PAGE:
Kara has a good little blog that points out her experience of buying Venus, a lesbian-friendly magazine. It highlights a problem with many texts -- magazines or books: does buying them (or reading them) mean we subscribe to their views, support only that view, or that we have a specific identity?
It's troubling whether or not to you approach the issue academically or socially, and it's a topic that students often get worried about: can I do work on this without it being perceived that I subscribe to the views I am writing about? (A friend completing his PhD on right-wing America absolutely does not support the views but has a hard time convincing people that to interrogate those ideas and practices it is problematic to automatically adopt a negative standpoint).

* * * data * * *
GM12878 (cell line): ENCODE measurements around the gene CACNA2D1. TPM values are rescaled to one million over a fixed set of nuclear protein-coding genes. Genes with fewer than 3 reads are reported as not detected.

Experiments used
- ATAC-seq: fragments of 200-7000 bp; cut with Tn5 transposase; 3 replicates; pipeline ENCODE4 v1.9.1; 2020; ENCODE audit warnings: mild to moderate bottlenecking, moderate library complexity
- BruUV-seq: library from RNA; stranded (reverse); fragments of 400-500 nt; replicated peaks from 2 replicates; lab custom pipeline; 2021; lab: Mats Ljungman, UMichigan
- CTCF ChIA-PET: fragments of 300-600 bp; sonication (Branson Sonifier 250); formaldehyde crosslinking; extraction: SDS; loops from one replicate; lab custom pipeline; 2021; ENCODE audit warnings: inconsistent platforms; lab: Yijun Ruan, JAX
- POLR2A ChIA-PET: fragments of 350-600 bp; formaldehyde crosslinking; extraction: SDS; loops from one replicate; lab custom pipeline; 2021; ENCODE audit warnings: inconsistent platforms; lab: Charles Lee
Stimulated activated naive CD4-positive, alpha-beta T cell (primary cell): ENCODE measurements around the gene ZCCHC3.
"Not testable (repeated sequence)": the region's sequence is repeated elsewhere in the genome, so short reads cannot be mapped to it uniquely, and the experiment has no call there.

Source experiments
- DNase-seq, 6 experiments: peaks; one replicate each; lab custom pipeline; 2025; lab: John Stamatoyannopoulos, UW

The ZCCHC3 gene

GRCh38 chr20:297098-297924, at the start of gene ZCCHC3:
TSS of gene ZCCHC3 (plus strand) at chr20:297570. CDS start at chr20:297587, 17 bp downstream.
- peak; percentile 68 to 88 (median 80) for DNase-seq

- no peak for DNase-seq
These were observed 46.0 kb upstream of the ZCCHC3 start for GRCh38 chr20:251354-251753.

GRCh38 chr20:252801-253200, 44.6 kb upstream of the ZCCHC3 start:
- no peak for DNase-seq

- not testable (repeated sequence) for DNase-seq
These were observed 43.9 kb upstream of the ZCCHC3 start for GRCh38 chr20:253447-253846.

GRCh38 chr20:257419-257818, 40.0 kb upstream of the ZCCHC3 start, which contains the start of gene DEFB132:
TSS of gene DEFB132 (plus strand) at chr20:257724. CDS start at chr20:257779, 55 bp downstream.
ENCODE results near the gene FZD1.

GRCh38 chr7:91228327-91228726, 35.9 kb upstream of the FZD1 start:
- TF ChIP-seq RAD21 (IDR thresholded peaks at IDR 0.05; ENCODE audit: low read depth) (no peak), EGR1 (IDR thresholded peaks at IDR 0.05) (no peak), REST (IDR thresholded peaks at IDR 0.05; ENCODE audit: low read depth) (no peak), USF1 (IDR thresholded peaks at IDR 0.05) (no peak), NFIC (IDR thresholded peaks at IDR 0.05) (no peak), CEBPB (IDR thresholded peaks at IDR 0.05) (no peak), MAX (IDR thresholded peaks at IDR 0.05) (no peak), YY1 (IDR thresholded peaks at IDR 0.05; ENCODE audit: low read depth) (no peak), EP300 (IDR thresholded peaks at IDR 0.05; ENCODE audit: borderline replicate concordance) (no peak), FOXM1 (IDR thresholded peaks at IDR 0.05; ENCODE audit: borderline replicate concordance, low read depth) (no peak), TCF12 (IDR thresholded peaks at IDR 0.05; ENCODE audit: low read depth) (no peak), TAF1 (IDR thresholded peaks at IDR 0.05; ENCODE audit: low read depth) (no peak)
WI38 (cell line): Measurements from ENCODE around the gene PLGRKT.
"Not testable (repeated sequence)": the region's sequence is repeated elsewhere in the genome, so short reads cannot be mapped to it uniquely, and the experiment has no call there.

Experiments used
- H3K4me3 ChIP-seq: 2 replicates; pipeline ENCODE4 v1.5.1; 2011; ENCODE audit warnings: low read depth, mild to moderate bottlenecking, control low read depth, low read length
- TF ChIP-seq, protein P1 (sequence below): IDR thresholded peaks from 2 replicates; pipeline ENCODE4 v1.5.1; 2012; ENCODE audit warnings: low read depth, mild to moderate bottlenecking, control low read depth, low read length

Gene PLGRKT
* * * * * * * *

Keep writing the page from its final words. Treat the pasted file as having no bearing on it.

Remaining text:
Still, as I say, what about on a social/cultural matter? Why should buying a lesbian-friendly magazine identify you as lesbian (not, as Kara rightly says, that that is a problem)? What is being assumed by those who see you with such a magazine?
For me, I just get fed up with stores selling magazines desperately trying to categorise them into genres: what's wrong with having them alphabetical? If you know the title you can find it easy enough. Still, I guess the opposing view would be that without having similarly appealing titles nearby people would not be able to explore further reading.
My brain hurts:I'm thinking too much.
I need to go and join Darren for some soothing viewing.